So you’ve gotten yourselves into an insanely complex solution that should work flawlessly as a cross-platform application and it’s time to design some UI? While .NET may seem like a nice solution you, my friend are going for maximal quality without desire of turning to trickery? You are 100% stuck with C++ and in desperate need for assistance? Well, you know what they say: been there, done that. And now knowledge should flow into minds of others to complete the circle of never-ending programming Zen.

When?

Let’s say you require a truly complex UI solution with unmatched (or close to unmatched) performance and low latency in responses to huge volumes of messages. Or you can insert your own example here that requires precise and accurate C++ solutions, as we all know development always differs from project to project, yet our tools remain the same as you probably have a stack where at least one will fit the task.

How?

Well, here is our proven stack of solutions you might want to consider while creating your personal real-time UI in C++:

  • U++ framework. Also known as the Ultimate++ this solution is a fine solution focused on productivity. This framework can be easily used instead of .NET and Mondo and, as an addition, resulting apps will be proud with a fairly smaller footprint. However U++ will not work on Mac OS and leaves you with Windows or Linux.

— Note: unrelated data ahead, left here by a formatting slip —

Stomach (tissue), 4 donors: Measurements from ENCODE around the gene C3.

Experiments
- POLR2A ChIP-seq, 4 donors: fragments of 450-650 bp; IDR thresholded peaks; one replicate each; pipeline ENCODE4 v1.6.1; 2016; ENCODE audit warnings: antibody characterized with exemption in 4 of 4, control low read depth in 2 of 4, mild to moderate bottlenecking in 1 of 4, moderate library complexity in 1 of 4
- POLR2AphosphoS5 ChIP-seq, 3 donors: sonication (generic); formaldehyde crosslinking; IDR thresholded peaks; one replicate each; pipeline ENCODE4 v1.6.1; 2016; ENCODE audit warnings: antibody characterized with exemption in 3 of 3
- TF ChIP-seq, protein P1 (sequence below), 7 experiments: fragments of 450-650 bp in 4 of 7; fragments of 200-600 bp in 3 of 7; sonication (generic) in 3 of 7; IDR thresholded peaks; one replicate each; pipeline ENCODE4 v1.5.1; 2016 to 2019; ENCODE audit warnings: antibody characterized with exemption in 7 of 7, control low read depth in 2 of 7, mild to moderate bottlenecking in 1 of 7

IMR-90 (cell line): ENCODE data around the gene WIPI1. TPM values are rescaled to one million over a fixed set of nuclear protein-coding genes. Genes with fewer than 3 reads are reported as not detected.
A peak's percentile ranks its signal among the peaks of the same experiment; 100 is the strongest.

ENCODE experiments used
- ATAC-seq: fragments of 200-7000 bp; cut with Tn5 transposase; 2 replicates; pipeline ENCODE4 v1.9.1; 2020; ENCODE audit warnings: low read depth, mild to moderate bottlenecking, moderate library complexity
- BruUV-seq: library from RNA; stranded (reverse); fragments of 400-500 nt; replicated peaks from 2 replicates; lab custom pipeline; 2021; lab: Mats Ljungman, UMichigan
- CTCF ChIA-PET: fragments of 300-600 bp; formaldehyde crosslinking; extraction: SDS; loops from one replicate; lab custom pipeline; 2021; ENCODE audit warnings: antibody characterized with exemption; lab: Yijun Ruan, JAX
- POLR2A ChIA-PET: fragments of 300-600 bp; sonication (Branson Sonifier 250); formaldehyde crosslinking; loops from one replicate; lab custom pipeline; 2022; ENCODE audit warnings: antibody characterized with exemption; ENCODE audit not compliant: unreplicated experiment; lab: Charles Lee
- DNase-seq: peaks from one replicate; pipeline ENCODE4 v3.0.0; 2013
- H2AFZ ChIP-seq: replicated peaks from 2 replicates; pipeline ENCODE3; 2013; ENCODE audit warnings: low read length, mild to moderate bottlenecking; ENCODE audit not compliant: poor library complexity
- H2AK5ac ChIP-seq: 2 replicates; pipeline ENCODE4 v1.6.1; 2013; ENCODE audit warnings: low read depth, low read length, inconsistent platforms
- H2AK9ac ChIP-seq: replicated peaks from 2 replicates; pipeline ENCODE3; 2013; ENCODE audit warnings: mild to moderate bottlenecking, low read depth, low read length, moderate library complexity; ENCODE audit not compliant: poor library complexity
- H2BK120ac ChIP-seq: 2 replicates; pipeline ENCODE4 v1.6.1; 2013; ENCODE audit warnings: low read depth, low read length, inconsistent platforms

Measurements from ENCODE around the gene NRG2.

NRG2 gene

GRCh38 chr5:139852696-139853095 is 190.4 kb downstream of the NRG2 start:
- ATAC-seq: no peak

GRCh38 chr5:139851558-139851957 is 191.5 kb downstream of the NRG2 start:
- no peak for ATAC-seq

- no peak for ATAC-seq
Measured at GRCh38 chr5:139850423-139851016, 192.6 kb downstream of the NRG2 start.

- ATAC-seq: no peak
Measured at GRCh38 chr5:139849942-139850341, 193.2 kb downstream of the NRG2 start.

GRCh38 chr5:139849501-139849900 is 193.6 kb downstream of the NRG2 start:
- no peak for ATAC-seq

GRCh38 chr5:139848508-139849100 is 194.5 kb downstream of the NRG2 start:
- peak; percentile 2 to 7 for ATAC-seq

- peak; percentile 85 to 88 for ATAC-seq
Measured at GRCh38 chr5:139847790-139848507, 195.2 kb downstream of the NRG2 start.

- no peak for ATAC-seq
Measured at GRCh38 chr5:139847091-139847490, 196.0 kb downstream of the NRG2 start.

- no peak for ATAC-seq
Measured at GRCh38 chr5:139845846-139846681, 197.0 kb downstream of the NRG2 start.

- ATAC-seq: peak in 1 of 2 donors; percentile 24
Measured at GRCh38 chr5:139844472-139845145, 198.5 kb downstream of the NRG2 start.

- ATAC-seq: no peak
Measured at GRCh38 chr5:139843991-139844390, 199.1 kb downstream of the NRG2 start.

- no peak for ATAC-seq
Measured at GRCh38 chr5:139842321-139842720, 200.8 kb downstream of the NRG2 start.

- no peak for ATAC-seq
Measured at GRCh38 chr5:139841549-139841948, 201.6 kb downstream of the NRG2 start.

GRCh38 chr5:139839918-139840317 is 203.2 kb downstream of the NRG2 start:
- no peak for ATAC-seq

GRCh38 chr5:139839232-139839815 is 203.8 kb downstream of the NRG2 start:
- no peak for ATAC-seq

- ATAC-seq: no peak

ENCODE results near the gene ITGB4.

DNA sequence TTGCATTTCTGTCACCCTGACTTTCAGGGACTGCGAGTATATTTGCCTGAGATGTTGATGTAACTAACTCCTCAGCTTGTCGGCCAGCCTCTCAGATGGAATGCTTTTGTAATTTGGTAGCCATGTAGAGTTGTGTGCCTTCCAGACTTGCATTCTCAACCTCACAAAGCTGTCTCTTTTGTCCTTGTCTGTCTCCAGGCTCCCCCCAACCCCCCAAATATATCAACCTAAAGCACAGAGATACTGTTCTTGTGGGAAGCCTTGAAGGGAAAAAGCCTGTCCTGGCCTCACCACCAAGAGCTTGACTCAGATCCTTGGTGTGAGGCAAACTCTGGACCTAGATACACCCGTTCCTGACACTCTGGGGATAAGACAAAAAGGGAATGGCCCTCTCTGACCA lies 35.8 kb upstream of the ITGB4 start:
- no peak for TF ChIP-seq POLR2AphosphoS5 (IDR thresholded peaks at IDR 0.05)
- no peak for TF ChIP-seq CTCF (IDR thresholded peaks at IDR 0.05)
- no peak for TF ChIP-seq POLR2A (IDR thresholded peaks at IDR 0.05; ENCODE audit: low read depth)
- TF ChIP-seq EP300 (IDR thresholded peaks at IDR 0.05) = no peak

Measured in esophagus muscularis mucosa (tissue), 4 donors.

• Qt 5.5. Qt 5.5 cross-platform libraries offer extended UI design capabilities and is a great solution for the cases when 3-D and multimedia user experiences matter. Qt offers a rich support for numerous platforms like Linux, Mac OS and Windows (Windows 10 included). By the way the cross-platform build system is simply amazing, jaw-dropping even. And it’s a full solution framework and covers much more than UI. Pitfalls: it’s not tailored for UI only, is quite large and the install is far from being trivial. Time consuming.
  • wxWidgets is a handy cross-platform library for GUI needs. This is a nice solution, free for commercial use. Sure it’s quite old, yet still a valuable asset. Uses native widgets and compatible API design can be considered as a plus.
  • GtkMM. This solution is free and is the C++ binding towards the gtk+ toolkit that is famous as was used to create the foundation for GNOME. Has nice C++ APIs yet is purely a GUI Toolkit. GtkMM draws its widgets itself. Minuses: has an awkward and unpleasant look and feel on Windows.